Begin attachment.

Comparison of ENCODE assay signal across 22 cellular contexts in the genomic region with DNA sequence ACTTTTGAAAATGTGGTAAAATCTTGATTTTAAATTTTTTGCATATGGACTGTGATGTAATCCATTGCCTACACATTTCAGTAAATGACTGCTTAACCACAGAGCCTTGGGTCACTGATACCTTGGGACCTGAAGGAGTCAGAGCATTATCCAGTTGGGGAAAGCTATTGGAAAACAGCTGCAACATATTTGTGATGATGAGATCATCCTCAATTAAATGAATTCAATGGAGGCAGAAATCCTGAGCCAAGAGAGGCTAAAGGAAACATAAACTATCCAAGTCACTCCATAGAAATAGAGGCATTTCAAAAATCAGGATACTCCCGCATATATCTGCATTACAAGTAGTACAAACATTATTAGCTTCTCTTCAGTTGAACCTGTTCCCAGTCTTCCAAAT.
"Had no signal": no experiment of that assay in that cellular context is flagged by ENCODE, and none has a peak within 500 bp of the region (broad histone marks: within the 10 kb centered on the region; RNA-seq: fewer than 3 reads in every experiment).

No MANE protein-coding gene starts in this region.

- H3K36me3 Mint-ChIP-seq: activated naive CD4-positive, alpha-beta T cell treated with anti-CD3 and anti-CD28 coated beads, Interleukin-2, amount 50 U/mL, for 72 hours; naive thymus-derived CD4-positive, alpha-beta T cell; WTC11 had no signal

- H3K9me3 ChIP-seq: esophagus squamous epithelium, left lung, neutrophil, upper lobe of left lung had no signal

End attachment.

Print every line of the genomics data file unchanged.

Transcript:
Comparison of ENCODE assay signal across 22 cellular contexts in the genomic region with DNA sequence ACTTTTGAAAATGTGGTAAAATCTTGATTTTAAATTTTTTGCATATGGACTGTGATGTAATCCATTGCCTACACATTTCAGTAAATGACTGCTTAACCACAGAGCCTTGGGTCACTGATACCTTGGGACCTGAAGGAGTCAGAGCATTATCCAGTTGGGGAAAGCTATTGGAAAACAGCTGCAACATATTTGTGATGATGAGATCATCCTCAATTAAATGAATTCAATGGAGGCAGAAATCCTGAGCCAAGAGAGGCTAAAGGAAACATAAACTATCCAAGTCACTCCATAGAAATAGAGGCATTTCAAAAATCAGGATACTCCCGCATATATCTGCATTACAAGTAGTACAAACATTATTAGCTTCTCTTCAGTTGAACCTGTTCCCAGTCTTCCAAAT.
"Had no signal": no experiment of that assay in that cellular context is flagged by ENCODE, and none has a peak within 500 bp of the region (broad histone marks: within the 10 kb centered on the region; RNA-seq: fewer than 3 reads in every experiment).

No MANE protein-coding gene starts in this region.

- H3K36me3 Mint-ChIP-seq: activated naive CD4-positive, alpha-beta T cell treated with anti-CD3 and anti-CD28 coated beads, Interleukin-2, amount 50 U/mL, for 72 hours; naive thymus-derived CD4-positive, alpha-beta T cell; WTC11 had no signal

- H3K9me3 ChIP-seq: esophagus squamous epithelium, left lung, neutrophil, upper lobe of left lung had no signal